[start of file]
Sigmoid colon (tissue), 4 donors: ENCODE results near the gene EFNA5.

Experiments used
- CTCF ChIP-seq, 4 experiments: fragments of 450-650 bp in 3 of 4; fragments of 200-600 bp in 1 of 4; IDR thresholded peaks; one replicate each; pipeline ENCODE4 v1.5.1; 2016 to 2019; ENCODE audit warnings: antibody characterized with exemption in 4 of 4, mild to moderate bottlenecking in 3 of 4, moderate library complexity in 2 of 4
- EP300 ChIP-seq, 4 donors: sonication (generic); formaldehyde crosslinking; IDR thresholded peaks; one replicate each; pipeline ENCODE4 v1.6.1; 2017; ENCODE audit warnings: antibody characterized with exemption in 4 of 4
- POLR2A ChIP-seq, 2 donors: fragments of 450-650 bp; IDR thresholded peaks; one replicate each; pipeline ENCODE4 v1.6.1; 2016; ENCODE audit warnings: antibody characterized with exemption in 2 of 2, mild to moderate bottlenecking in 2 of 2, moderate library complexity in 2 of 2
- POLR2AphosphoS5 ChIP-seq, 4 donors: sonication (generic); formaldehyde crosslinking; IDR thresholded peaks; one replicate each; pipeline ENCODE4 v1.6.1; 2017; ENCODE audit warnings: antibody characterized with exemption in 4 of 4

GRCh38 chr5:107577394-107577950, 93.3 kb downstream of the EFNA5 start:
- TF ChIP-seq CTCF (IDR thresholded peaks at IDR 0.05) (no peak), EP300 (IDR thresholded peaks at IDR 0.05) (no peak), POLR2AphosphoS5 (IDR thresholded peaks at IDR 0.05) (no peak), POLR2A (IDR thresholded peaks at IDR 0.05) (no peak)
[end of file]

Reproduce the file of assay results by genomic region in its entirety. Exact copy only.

Sigmoid colon (tissue), 4 donors: ENCODE results near the gene EFNA5.

Experiments used
- CTCF ChIP-seq, 4 experiments: fragments of 450-650 bp in 3 of 4; fragments of 200-600 bp in 1 of 4; IDR thresholded peaks; one replicate each; pipeline ENCODE4 v1.5.1; 2016 to 2019; ENCODE audit warnings: antibody characterized with exemption in 4 of 4, mild to moderate bottlenecking in 3 of 4, moderate library complexity in 2 of 4
- EP300 ChIP-seq, 4 donors: sonication (generic); formaldehyde crosslinking; IDR thresholded peaks; one replicate each; pipeline ENCODE4 v1.6.1; 2017; ENCODE audit warnings: antibody characterized with exemption in 4 of 4
- POLR2A ChIP-seq, 2 donors: fragments of 450-650 bp; IDR thresholded peaks; one replicate each; pipeline ENCODE4 v1.6.1; 2016; ENCODE audit warnings: antibody characterized with exemption in 2 of 2, mild to moderate bottlenecking in 2 of 2, moderate library complexity in 2 of 2
- POLR2AphosphoS5 ChIP-seq, 4 donors: sonication (generic); formaldehyde crosslinking; IDR thresholded peaks; one replicate each; pipeline ENCODE4 v1.6.1; 2017; ENCODE audit warnings: antibody characterized with exemption in 4 of 4

GRCh38 chr5:107577394-107577950, 93.3 kb downstream of the EFNA5 start:
- TF ChIP-seq CTCF (IDR thresholded peaks at IDR 0.05) (no peak), EP300 (IDR thresholded peaks at IDR 0.05) (no peak), POLR2AphosphoS5 (IDR thresholded peaks at IDR 0.05) (no peak), POLR2A (IDR thresholded peaks at IDR 0.05) (no peak)